The fee for the full-day workshop is $600 and the workshop is from 9am to 8pm. Lunch and refreshments are included!

The workshops are now limited to 6 people – and working within my own studio with more equipment readily at hand, gave the workshop a relaxed tempo. The material is always streamlined a little bit more, from workshop to workshop.

More info about the photography workshops.

The workshops for 2015 will take place on:

  • May 17, 2015  (Sunday)
  • July 19, 2015  (Sunday)
  • Sept 20, 2015  (Sunday)

Book a spot at one of the workshops.  Each class will be limited to 6 people.

(Recap of previous photography workshops.)

 

There is another forthcoming workshop: Feminine Portraiture / Boudoir workshop – May 31, 2015 – Albany, NY

 

If you would like an individual workshop, or a personal tutoring session, those are available as well throughout the year, depending on both of our schedules. The studio is only 17 miles from Manhattan. Just a short hop from New York and quite accessible by bus. Oh, and there’s parking at the studio. Free parking.

If you are limited in how far you can travel, there are Skype sessions and also video tutorials to help you get a much better understanding of photography and lighting techniques.

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dramatic studio lighting: using the beauty dish as a single light source

I love the forgiving nature of large light modifiers – you don’t have such precision with a huge softbox as you do with a smaller, more contrasty light modifier.  But you also have less opportunity for dramatic light, as you do with smaller light sources. In line with the idea that a smaller light = harder light = dramatic light, I wanted to create a series of portraits that had a darker, moodier feel.

Brian Calabrese, a New York portrait photographer friend of mine, met up with me in my studio, and through various iterations of how to position him, and how to place the light, we got to some stunning portraits of him.

In trying to use the beauty dish as a dual light – lighting up Brian’s features, and as spill light on the background – it took careful positioning of the light, and posing of Brian. The beauty dish was  on a Manfrotto 025BS boom (affiliate) that was on a light stand with casters. I kept the weight-end of the boom close to me so I could just reach out and adjust the light’s placement. (You can see this in the pull-back shot.)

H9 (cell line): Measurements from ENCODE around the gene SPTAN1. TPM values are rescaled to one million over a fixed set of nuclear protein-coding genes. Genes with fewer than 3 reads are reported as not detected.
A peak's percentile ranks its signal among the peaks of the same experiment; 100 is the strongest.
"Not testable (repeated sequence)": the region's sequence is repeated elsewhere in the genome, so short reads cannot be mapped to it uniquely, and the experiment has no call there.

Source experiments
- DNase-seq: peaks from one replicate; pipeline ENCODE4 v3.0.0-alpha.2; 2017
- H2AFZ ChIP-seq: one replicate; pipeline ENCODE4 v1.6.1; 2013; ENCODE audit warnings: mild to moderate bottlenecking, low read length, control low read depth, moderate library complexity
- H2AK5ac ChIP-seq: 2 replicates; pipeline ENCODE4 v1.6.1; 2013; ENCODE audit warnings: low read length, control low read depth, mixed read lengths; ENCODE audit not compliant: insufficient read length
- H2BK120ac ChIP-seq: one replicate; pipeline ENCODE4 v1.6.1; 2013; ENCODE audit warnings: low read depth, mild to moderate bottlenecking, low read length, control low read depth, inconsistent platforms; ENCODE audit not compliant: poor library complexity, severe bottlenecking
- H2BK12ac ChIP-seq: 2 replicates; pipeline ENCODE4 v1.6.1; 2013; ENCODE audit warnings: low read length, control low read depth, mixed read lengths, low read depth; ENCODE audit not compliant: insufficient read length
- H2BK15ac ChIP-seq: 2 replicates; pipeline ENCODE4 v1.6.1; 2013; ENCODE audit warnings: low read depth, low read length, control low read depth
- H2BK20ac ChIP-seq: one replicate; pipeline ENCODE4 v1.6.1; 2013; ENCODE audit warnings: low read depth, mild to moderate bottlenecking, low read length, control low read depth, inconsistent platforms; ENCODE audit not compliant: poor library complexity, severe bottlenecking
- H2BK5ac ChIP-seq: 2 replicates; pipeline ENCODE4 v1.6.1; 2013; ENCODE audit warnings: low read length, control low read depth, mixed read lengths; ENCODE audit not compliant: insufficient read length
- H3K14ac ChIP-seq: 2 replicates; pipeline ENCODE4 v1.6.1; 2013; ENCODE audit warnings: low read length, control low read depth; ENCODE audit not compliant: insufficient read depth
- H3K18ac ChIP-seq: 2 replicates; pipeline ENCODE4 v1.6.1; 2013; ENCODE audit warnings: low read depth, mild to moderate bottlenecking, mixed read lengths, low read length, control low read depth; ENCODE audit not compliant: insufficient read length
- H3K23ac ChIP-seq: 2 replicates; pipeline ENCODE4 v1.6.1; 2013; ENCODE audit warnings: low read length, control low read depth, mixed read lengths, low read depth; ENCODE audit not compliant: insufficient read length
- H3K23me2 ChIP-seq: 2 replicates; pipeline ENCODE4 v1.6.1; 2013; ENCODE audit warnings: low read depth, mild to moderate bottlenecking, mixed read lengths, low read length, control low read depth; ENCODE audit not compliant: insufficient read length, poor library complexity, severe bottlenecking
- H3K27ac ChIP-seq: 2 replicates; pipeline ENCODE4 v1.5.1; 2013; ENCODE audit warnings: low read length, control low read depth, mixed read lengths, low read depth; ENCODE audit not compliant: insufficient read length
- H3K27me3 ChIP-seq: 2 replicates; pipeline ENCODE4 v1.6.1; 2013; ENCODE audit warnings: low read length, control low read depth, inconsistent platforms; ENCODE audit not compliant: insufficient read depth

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video clip: behind the scenes – Profoto B2 review photo shoot

For the review: Profoto B2 Off-Camera Flash, I had Erik Colonese shoot a behind-the-scenes video clip while I photographed Anelisa. It’s a fairly long clip because we decided to keep in a lot of my dialogue with Anelisa as I direct her. The video clip also expands on the review with some info on the Profoto B2 Flash (affiliate), and I also touch on camera settings and using the flash.

As is usual, I want the material on Tangents to be of wider interest, even when it is a review of a specific product. There’s something in the video for everyone, regardless of your specific interest in Profoto.

As regular followers of the Tangents blog know already, Anelisa is my favorite model – she has a sparkling personality and we have a great rhythm, but more than that, she knows how to switch it on instantly for the camera. You pretty much can’t take a bad photograph of her. Now, as consummately professional as she is, she can’t see what I am getting in the viewfinder, so it is still up to me to direct her. That’s something to keep in mind if you work with models – talk to them, and guide them. It really becomes a collaborative effort then. This BTS video clip shows some of that.

For the entire photo shoot with Anelisa in various spots in Manhattan, I wanted to shoot at f/1.4 to give a very specific look. It helps isolate your subject from the background. The wide aperture meant a high shutter speed … which meant that I used the Profoto B2 in high-speed flash sync (HSS), to get this look. For more technical info, check the review: Profoto B2 Off-Camera Flash.

Thank you to Erik for shooting and editing the clip; Anna Russell for patiently assisting; and Anelisa for fueling the creative spark, and for braving the cold.

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review: Profoto B2 Off-Camera Flash – photo shoot

Over the years I have used a variety of off-camera lights on location shoots and at weddings, and have worked my way up from Dynalite and Quantum flashes (and speedlights), to the Profoto B1. The Profoto B1 (affiliate) has made such a difference for me in the ease of use, the speed of setting up, and the sheer power of 500 W/s of light. I love my B1 flash. For example, here is how I used the Profoto B1 portable flash at a wedding.